Teachers who use fear of failure to motivate students prior to exams may be having a negative effect on their success, according to new research led by Edge Hill University Educational Psychology expert, Professor David Putwain.
The Scare Tactic: Do Fear Appeals Predict Motivation and Exam Scores?, which comes at a time of high stress for many students across the country as they approach GCSEs and A Levels, was published in School Psychology Quarterly, an academic journal of the American Psychological Association.
The study looked at different styles of pre-exam persuasive messages used by teachers and the impact they can have on students’ motivation and, ultimately, their academic performance.
Teachers are desperately keen to motivate their students in the best possible way but may not be aware of how messages they communicate to students around the importance of performing well in exams can be interpreted in different ways,” said David.
The study found that messages that used scare tactics, such as “If you fail the exam, you will never be able to get a good job or go to college”, achieved fewer positive results than messages that focused on success, like “The exam is really important as most jobs that pay well require that you pass and if you want to go to college you will also need to pass the exam”.
Students who said they felt threatened by messages that frequently focused on failure reported feeling less motivated and performed worse on the exam than students who reported that their teacher used fewer fear tactics.
“Both messages highlight to students the importance of effort and provide a reason for striving,” said David. “Where these messages differ is some focus on the possibility of success while others stress the need to avoid failure.”
The research involved interviews with 347 students over an 18-month period leading up to their GCSE exams. The students were asked a range of questions, including “How often do your teachers tell you that unless you work hard you will fail your exam?” and “Do you feel worried when your teachers tell you that your exam is getting nearer?”, to measure their level of feeling threatened. They were asked to rate each item on a scale of 1 to 5, with 1 being “never” and 5 being “most of the time”. At the end of the 18-month period, researchers collected the students’ final grades.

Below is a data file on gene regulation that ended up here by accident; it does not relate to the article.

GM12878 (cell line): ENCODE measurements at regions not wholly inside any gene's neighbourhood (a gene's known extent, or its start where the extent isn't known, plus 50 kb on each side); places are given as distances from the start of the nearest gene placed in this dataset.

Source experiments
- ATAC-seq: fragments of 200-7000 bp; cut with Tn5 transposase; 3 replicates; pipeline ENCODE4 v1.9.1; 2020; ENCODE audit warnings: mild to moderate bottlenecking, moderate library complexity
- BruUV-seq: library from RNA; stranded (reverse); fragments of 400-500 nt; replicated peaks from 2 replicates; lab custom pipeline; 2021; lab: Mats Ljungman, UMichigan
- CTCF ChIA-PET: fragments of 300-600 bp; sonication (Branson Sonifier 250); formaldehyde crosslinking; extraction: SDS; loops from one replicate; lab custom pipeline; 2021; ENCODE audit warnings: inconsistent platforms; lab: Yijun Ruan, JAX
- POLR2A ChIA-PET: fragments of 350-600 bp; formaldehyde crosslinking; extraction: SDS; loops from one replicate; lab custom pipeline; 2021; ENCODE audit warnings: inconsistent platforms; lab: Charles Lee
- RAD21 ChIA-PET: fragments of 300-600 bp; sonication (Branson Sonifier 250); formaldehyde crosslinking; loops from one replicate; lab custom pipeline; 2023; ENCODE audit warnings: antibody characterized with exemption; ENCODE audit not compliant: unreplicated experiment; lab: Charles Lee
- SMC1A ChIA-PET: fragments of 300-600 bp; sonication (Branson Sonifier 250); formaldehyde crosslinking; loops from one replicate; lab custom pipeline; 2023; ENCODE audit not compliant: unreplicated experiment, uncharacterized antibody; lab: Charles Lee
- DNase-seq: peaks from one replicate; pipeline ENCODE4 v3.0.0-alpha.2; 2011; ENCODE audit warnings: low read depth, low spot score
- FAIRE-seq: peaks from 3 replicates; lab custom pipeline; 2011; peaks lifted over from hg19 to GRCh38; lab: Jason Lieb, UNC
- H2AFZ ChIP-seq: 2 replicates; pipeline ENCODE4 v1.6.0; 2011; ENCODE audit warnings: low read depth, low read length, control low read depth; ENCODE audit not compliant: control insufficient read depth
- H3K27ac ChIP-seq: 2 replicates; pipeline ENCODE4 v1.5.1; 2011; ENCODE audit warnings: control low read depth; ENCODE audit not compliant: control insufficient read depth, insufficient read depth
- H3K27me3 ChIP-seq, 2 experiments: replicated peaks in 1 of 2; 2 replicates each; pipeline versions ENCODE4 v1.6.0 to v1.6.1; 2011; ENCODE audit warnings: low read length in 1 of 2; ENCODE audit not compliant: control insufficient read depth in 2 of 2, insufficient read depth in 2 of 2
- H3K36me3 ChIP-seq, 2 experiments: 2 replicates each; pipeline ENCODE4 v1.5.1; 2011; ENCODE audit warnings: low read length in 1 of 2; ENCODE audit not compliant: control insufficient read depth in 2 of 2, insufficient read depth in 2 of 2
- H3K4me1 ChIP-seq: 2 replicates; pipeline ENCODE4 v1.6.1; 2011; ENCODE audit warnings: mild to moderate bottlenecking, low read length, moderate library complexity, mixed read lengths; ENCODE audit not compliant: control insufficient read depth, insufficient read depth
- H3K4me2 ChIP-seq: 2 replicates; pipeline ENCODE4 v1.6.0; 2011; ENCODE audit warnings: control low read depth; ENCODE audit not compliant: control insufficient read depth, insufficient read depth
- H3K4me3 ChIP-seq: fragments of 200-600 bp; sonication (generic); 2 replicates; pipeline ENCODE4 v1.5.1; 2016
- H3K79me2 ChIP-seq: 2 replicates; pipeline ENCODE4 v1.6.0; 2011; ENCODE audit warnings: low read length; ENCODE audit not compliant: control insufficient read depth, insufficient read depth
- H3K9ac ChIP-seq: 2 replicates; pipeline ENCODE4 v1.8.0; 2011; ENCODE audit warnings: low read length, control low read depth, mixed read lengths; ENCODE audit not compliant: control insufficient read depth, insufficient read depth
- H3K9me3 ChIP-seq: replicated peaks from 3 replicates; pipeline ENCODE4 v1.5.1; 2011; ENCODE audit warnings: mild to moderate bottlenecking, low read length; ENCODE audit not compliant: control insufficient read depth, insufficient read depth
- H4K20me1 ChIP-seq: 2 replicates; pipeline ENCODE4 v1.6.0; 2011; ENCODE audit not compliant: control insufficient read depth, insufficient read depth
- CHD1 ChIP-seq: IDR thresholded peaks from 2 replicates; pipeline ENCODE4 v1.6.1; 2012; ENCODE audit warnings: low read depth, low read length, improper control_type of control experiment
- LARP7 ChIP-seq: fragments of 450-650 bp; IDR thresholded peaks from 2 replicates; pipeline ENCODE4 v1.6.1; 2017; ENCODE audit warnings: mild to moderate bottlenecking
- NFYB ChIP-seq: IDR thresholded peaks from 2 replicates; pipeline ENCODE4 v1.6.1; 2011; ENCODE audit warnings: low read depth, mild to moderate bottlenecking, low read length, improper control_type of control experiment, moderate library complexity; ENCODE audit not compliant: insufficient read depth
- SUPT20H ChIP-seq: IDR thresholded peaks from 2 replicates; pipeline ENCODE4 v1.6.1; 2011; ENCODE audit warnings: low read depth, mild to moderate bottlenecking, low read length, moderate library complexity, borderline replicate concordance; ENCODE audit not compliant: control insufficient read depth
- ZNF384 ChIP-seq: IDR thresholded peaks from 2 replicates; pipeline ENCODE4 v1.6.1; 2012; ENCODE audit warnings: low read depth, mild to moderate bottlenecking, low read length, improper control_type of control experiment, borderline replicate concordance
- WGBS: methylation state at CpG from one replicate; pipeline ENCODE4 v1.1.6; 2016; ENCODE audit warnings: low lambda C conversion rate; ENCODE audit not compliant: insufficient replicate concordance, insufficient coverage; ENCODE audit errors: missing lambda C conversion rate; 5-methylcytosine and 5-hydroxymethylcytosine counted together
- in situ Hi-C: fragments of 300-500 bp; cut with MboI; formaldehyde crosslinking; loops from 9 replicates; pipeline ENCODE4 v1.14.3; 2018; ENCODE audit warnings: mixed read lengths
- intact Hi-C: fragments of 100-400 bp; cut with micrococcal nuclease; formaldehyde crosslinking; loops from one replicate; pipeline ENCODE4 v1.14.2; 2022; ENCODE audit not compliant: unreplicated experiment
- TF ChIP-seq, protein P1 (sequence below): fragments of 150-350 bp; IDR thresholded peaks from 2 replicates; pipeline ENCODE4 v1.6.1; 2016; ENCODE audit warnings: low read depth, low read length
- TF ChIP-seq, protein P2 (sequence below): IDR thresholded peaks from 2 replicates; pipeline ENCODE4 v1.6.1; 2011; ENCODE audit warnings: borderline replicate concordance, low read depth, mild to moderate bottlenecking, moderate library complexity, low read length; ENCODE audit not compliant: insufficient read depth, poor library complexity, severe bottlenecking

Psychologists who work in or with schools can help teachers consider the types of messages they use in the classroom by emphasising how their messages influence students in both positive and negative ways, and by recommending they consider the messages they currently use and their possible consequences,” added David.
“Teachers should plan what types of messages would be the most effective and how they could be incorporated into the lesson plans.”
David Putwain is a Professor in Education whose acclaimed and much publicised research focuses on the psychological effects of exam pressure. A former teacher who has also worked for a UK exam board, David has contributed to several books and had work published in numerous international academic journals.
The American Psychological Association is the largest scientific and professional organisation representing psychology in the United States. APA’s membership includes nearly 130,000 researchers, educators, clinicians, consultants and students. Through its divisions in 54 subfields of psychology and affiliations with 60 state, territorial and Canadian provincial associations, APA works to advance the creation, communication and application of psychological knowledge to benefit society and improve people’s lives.